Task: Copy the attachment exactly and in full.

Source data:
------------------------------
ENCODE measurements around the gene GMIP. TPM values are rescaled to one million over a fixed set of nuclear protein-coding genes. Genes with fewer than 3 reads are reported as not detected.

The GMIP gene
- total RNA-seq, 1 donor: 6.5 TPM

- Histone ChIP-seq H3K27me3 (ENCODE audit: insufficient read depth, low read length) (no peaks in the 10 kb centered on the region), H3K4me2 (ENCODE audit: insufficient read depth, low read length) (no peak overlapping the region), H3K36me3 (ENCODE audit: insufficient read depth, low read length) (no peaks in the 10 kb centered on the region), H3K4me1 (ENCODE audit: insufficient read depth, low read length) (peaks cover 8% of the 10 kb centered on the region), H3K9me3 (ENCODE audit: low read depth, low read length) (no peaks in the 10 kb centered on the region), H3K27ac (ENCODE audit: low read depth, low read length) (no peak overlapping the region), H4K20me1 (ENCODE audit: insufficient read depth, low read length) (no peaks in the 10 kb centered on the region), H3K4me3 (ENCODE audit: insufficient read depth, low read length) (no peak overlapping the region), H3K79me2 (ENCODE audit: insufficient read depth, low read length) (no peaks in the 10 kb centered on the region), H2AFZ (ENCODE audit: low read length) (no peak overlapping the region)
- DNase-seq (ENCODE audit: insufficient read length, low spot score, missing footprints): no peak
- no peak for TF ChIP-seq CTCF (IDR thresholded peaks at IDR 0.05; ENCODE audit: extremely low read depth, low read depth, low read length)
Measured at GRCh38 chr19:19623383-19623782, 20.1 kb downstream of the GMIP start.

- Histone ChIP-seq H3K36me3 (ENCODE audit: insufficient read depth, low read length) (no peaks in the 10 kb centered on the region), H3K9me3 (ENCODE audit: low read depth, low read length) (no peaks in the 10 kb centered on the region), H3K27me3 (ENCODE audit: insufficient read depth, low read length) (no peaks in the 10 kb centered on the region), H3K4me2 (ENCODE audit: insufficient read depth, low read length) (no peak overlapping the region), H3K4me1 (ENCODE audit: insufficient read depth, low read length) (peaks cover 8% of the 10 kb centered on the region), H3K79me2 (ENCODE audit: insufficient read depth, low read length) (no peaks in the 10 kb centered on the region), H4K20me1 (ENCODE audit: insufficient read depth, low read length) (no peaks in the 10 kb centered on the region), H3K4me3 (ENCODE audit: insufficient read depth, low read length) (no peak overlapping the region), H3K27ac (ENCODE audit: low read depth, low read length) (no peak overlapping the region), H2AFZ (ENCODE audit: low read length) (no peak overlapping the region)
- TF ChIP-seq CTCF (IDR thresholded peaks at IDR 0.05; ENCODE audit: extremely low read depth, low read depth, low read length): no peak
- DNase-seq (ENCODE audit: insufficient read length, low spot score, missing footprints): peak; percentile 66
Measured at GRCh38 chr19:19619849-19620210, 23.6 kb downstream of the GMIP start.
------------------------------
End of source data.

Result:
ENCODE measurements around the gene GMIP. TPM values are rescaled to one million over a fixed set of nuclear protein-coding genes. Genes with fewer than 3 reads are reported as not detected.

The GMIP gene
- total RNA-seq, 1 donor: 6.5 TPM

- Histone ChIP-seq H3K27me3 (ENCODE audit: insufficient read depth, low read length) (no peaks in the 10 kb centered on the region), H3K4me2 (ENCODE audit: insufficient read depth, low read length) (no peak overlapping the region), H3K36me3 (ENCODE audit: insufficient read depth, low read length) (no peaks in the 10 kb centered on the region), H3K4me1 (ENCODE audit: insufficient read depth, low read length) (peaks cover 8% of the 10 kb centered on the region), H3K9me3 (ENCODE audit: low read depth, low read length) (no peaks in the 10 kb centered on the region), H3K27ac (ENCODE audit: low read depth, low read length) (no peak overlapping the region), H4K20me1 (ENCODE audit: insufficient read depth, low read length) (no peaks in the 10 kb centered on the region), H3K4me3 (ENCODE audit: insufficient read depth, low read length) (no peak overlapping the region), H3K79me2 (ENCODE audit: insufficient read depth, low read length) (no peaks in the 10 kb centered on the region), H2AFZ (ENCODE audit: low read length) (no peak overlapping the region)
- DNase-seq (ENCODE audit: insufficient read length, low spot score, missing footprints): no peak
- no peak for TF ChIP-seq CTCF (IDR thresholded peaks at IDR 0.05; ENCODE audit: extremely low read depth, low read depth, low read length)
Measured at GRCh38 chr19:19623383-19623782, 20.1 kb downstream of the GMIP start.

- Histone ChIP-seq H3K36me3 (ENCODE audit: insufficient read depth, low read length) (no peaks in the 10 kb centered on the region), H3K9me3 (ENCODE audit: low read depth, low read length) (no peaks in the 10 kb centered on the region), H3K27me3 (ENCODE audit: insufficient read depth, low read length) (no peaks in the 10 kb centered on the region), H3K4me2 (ENCODE audit: insufficient read depth, low read length) (no peak overlapping the region), H3K4me1 (ENCODE audit: insufficient read depth, low read length) (peaks cover 8% of the 10 kb centered on the region), H3K79me2 (ENCODE audit: insufficient read depth, low read length) (no peaks in the 10 kb centered on the region), H4K20me1 (ENCODE audit: insufficient read depth, low read length) (no peaks in the 10 kb centered on the region), H3K4me3 (ENCODE audit: insufficient read depth, low read length) (no peak overlapping the region), H3K27ac (ENCODE audit: low read depth, low read length) (no peak overlapping the region), H2AFZ (ENCODE audit: low read length) (no peak overlapping the region)
- TF ChIP-seq CTCF (IDR thresholded peaks at IDR 0.05; ENCODE audit: extremely low read depth, low read depth, low read length): no peak
- DNase-seq (ENCODE audit: insufficient read length, low spot score, missing footprints): peak; percentile 66
Measured at GRCh38 chr19:19619849-19620210, 23.6 kb downstream of the GMIP start.